As on old friar once said to me: "In the book of Judges, we learn that Samson, armed only with the jawbone of an ass, slew one thousand Philistines. Now just imagine what God can do with a complete ass."

Well, if you put it that way....

During the Inquisition, Ignatius of Loyola was imprisoned for "teaching new ideas." He replied to his captors, "I didn't know that it was a new idea to teach Christians about Christ."
(nor to remind the Jesuits about him, I assume)


"Instead of choosing 'great' or impressive people in the eyes of the world, God uses the humble, the foolish, the weak and 'those who count for nothing' to accomplish his purposes. It is when we least expect it that the tiniest among us can humble the powerful."

-- Justin Cardinal Rigali of Philadelphia (1/21/08)


23 January 2008

Patriarch in the Cathedral

The parish....

It’s in the parish where the loftiest of doctrines and the simplest of devotions both find their home. It’s where the believer and the uncertain can mingle and re-discover God together. It’s where the priest and the parishioner are neighbors, where tabernacles aren’t far from shopping centers, where sacrifices are offered daily in the midst of a bustling city. At times, it’s like a Trappist monastery, and at others, like a zoo. As my pastor once told me, “The parish is really where it’s all at.”

hat tip: Golden is Thy Fame

22 January 2008

Two from Anne Lamott

“I do not at all understand the mystery of grace - only that it meets us where we are but does not leave us where it found us.”
“You can safely assume that you've created God in your own image when it turns out that God hates all the same people you do.”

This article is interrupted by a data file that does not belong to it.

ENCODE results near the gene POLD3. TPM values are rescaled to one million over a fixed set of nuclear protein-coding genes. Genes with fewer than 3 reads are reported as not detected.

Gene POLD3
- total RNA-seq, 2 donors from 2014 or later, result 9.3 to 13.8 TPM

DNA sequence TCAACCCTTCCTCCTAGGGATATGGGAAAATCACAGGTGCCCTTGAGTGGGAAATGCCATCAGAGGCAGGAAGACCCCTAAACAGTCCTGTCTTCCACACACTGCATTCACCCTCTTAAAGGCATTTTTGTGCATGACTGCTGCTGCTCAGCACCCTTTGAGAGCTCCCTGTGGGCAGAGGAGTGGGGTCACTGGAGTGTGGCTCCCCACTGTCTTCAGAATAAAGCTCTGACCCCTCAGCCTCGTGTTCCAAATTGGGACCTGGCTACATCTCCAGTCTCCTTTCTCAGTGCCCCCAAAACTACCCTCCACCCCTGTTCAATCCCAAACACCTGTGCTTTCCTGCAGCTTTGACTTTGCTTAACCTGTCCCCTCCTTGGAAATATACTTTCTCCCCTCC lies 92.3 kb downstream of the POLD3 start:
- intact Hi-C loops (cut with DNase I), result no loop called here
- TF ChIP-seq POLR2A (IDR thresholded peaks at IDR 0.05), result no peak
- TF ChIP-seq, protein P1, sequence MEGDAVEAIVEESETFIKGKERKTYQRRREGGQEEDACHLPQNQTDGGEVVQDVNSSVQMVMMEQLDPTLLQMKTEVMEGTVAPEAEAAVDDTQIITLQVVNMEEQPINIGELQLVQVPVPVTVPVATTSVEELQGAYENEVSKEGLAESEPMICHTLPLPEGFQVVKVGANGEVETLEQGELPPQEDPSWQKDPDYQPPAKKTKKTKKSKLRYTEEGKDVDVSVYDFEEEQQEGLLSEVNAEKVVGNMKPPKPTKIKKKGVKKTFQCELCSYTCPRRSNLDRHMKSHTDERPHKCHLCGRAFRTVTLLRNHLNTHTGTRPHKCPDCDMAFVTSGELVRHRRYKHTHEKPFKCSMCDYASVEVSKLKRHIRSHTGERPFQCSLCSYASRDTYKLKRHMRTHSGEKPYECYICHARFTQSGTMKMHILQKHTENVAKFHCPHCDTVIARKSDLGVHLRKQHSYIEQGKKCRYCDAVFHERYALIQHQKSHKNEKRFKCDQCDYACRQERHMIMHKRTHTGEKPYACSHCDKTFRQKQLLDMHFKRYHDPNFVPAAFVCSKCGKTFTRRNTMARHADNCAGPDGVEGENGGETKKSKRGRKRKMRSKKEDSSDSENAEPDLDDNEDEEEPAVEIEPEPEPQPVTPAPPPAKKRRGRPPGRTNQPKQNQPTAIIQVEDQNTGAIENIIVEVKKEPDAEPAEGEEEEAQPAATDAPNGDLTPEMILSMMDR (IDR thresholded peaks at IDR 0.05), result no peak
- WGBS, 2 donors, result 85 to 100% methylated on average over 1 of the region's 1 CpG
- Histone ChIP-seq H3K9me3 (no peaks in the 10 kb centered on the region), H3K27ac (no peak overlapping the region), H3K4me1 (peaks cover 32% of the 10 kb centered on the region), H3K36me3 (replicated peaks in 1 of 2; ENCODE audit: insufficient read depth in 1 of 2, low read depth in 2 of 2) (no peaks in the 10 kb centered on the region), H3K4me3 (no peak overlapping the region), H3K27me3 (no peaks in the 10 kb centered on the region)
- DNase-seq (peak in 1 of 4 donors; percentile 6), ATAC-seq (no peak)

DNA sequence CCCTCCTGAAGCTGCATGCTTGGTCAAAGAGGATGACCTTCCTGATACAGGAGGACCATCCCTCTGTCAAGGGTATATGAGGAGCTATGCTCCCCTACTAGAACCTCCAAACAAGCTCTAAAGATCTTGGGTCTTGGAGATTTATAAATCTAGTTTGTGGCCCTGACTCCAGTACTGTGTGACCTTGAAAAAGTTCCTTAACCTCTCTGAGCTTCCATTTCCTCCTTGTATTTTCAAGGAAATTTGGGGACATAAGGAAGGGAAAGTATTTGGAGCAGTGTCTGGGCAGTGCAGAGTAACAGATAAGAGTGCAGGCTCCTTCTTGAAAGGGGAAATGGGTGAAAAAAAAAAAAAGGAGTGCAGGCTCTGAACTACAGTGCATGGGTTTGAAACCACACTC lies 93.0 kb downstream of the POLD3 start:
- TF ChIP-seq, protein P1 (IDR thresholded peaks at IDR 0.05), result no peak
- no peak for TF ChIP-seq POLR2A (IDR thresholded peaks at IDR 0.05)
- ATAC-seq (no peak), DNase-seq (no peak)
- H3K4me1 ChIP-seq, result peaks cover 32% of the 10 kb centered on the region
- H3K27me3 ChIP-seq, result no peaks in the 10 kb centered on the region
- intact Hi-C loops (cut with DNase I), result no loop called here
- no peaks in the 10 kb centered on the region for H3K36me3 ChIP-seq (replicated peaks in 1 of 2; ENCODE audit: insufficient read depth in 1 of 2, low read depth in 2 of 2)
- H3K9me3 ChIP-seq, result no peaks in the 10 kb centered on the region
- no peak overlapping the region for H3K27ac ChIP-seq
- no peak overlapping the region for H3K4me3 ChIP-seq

LEAVE ME ALONE!!!.... or not?

"Moses spent the last half of his life in the company of people who made demands of him and complained about everything to him. Yet, he flourished, reaching old age with "his eyes undimmed and his vigor unabated" (Deut 34:7). How did he do it? Perhaps when people came to him with demands, instead of thinking to himself, "Why are these people bothering me?" he said to himself, "These people need me. They depend on me. I am not a superfluous old man; I am an important contributor to their lives." When they complained, he might of thought to himself: "They have come to me to share their dreams about how life could be better."

Rabbi H. Kushner (Overcoming Life's Disappointments)

21 January 2008

Where "Faith" is a verb, not a noun...

From Steel at http://www.buffalorising.com/

This story started out as just another "look at this great building" story. My recent one-day journey through the East Side had brought me past many magnificent structures, many of them possibly facing sad futures as the Catholic Church embarks on a massive consolidation. The Sunday I was there, this church, St. Luke's was locked up with no one around. I assumed at the time that this was simply another grand Catholic church facing closure (if it had not already been shuttered). As I researched this piece I quickly realized that the story I needed to write was much bigger than architecture. The story became so big that it demanded two chapters. (more...)
and (St. Luke's Website)

18 January 2008

Wash over me...

Nothing in the world
Is as soft and yielding as water.